Making the rounds before heading to Tropicana Field for Opening Day, which remains, after all these years, and all acquired cynicism aside, my favorite day on the sports calendar.
Kudos to the Red Sox for allowing Major League Baseball to investigate knuckleballer Steven Wright’s domestic violence case without a lot of crowing and armchair lawyering.
This stands in sharp contrast to Dallas Cowboys owner Jerry Jones, who did some grandstanding last summer as the NFL was looking into a domestic violence charge against running back Ezekiel Elliott.
After multiple appeals and judge-gaveling, Elliott ultimately sat out a six-game suspension.
After Wright’s 15-game suspension was announced late last week, the Red Sox released this statement: “We fully support MLB’s Domestic Violence Policy, the discipline set forth by the Commissioner’s Office, and Steven’s acceptance of the ruling. While we are disappointed that this incident occurred, we are encouraged that Steven is taking meaningful steps to learn from this unfortunate incident.”
If teams have problems with the manner in which the home office investigates these type of episodes — especially after charges have been dropped by the police — the place to hash it out is behind the scenes, not in front of the cameras. Elliott’s guilt or innocence notwithstanding, Jones came across as a guy who just wanted to get his player back.
Back in the days when the University of Maine had a national powerhouse baseball program, coaching legend John Winkin had a run of more than a decade when he basically had just three shortstops — Pittsfield native Russ Quetti, Portland (Maine) standout Pete Adams, and then, after a lull, Winterport, Maine’s Mike Bordick. All three went on to play pro baseball, with Bordick enjoying a stellar 14-year career in the big leagues.
As for that “lull” I cited, that took place in 1983. Winkin went through several shortstops that pre-Bordick season until, just as the playoffs approached, he turned to a senior out of Oxford Hills High School in tiny South Paris, Maine, named Fred Staples, who died suddenly last week at the way-too-young age of 56.
Staples had been cut, had been red-shirted, had been ignored. If he even dressed for games, which wasn’t often, he was just a kid at the end of the bench; going into ’83 he had just 10 at-bats spread out over two seasons. He had been given a chance very early in the ’83 season, but went right back to the bench after an error let in two runs in a loss to New Hampshire.
At the start of the postseason, Winkin surprised everyone when he turned again to Staples. That’s when magic happened. The quiet kid from small-town Maine emerged as a defensive rock at shortstop in the ECAC playoffs and NCAA Northeast regionals, catapulting the Black Bears into the College World Series.
With Maine clinging to a 1-0 lead in a regional showdown against Harvard at Mahaney Diamond, Staples made not one but two dazzling plays in which he gobbled up the ball and threw out the would-be game-tying run at the plate.
By now, Staples was playing baseball with house money. He would soon be graduating with a degree in electrical engineering, and he already had a job lined up with IBM. In a column I wrote for the Portland Press Herald — I covered the Black Bears for two years — Staples told me, “I guess I always have been nervous, but now I’m not feeling it in the stomach so much every time I go out there. All of a sudden I had a chance to contribute, and I said the hell with it and tried to get tough. And do you know something? I’m having fun.”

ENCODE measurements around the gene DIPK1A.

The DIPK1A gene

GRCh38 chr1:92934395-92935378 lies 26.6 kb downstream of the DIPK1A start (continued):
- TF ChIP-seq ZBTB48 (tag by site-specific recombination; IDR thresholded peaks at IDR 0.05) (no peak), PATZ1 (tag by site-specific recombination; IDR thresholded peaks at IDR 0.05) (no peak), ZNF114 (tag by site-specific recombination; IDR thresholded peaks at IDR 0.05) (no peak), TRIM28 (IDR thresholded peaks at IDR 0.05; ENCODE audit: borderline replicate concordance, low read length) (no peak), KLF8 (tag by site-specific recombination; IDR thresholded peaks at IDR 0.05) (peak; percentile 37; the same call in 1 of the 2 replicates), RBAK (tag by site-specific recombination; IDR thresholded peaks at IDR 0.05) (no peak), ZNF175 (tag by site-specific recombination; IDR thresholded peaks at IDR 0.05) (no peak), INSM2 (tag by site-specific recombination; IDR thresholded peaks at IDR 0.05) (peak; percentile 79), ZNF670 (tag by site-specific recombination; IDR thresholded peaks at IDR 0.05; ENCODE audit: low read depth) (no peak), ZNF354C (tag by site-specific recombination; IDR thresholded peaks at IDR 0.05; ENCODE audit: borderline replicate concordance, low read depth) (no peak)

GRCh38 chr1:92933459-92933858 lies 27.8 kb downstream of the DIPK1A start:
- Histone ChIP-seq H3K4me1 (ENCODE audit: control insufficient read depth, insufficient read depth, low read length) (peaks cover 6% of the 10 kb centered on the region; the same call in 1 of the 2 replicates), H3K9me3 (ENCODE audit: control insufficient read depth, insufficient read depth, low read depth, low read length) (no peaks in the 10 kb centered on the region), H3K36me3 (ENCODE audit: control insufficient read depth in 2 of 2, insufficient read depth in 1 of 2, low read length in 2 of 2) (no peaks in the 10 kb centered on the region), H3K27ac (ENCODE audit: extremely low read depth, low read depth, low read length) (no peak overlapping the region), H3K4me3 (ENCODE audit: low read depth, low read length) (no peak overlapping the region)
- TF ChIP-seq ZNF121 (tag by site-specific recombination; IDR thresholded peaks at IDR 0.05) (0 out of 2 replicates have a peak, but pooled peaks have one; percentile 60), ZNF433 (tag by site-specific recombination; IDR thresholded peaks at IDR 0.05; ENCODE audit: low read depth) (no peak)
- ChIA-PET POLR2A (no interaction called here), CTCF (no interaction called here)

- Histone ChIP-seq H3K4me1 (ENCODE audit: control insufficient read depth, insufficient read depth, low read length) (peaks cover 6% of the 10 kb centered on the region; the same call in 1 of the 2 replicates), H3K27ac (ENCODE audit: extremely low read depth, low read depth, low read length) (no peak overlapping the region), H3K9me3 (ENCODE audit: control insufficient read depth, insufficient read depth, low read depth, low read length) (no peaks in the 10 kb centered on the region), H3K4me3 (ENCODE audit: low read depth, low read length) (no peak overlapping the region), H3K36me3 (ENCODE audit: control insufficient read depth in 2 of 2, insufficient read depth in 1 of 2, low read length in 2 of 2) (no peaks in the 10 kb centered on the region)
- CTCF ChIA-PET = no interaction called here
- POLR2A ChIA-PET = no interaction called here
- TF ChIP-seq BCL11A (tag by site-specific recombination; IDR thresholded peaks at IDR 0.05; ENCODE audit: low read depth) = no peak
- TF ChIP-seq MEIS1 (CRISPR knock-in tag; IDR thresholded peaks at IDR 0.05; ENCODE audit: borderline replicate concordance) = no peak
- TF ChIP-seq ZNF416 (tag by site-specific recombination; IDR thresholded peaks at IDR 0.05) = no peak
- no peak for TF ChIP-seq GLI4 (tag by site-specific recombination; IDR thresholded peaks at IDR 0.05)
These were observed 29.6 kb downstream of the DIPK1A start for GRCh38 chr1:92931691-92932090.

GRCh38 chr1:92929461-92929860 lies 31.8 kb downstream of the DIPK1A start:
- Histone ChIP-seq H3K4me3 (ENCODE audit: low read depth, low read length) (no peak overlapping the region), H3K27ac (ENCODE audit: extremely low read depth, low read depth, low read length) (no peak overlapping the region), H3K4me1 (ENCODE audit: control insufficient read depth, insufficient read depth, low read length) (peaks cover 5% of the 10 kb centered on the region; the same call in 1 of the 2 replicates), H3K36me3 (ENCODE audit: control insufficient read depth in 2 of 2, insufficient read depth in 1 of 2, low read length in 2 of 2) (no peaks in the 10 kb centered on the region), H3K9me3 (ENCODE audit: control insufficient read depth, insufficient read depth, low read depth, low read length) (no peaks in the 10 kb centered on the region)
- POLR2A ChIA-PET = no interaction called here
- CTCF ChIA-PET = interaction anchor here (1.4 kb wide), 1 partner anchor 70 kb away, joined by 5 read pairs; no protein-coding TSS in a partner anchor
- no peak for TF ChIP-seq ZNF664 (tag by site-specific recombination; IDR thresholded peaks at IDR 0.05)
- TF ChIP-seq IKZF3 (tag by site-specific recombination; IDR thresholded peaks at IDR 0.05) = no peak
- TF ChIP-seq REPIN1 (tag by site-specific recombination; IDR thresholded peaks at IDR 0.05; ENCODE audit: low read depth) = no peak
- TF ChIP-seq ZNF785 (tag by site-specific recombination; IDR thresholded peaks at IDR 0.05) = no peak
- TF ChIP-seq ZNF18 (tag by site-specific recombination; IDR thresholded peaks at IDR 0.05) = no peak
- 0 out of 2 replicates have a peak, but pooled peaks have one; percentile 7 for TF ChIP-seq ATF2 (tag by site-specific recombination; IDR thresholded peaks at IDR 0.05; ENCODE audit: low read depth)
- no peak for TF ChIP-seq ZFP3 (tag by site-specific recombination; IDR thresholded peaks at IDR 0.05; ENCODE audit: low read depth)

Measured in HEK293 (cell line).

I never saw him again after 1983, but over the years Staples has been a, well, staple of mine at many a banquet. Whenever I’m asked about the best baseball players I ever covered, I role out the usual suspects — Griffey, A-Rod, Pedro, etc. — but then I say, “But let me tell you about Fred Staples and three weeks in 1983 …”
I’m told Staples hardly ever talked about his brief appearance in the Maine baseball spotlight. I’m here, then, to tell his friends and family that he was, and remains, one of my favorite stories in 40 years of writing about sports.
And speaking of favorites, have you seen what Boston Marathon race director Dave McGillivray is up to? As if he doesn’t have enough on his plate, with this year’s marathon just 22 days away, McGillivray was feted at a launch party last week at Tresca in the North End as his new children’s book, “Dream Big: A Story of Courage and Determination,” was unveiled.
Given the size of the crowd — including Bruins legend Raymond Bourque, a part owner of Tresca — McGillivray turned “the loneliness of the long-distance runner“ into a myth. In the book McGillivray chronicles a part of his own childhood, when, says the book jacket, he was “a small kid who wants more than anything to be a professional athlete. But there’s a problem. You have to be tall to play basketball and big to play football. And Dave? He’s little.”
Spoiler alert: The book ends with McGillivray completing his first Boston Marathon. I don’t want to tell you how many marathons he’s run, since it’s possible he’s completed a couple more since I’ve written these words.
More 26.2-related news: Herald sportswriter Steve Hewitt completed his final long run yesterday and, like thousands of others, is now in tapering mode as he prepares for his first Boston Marathon. Hewitt is running for a cause, raising funds for the Martin Richard Foundation, known as Team MR8.
If you want to help Hewitt reach his fundraising goal and you have 20 bucks to spare, head to Bleacher Bar on Lansdowne Street on Wednesday, April 4 from 6:30-9:30 p.m. for “Steve’s Ninth Inning Rally for MR8.” You can also donate online at crowdrise.com/stevehewitt.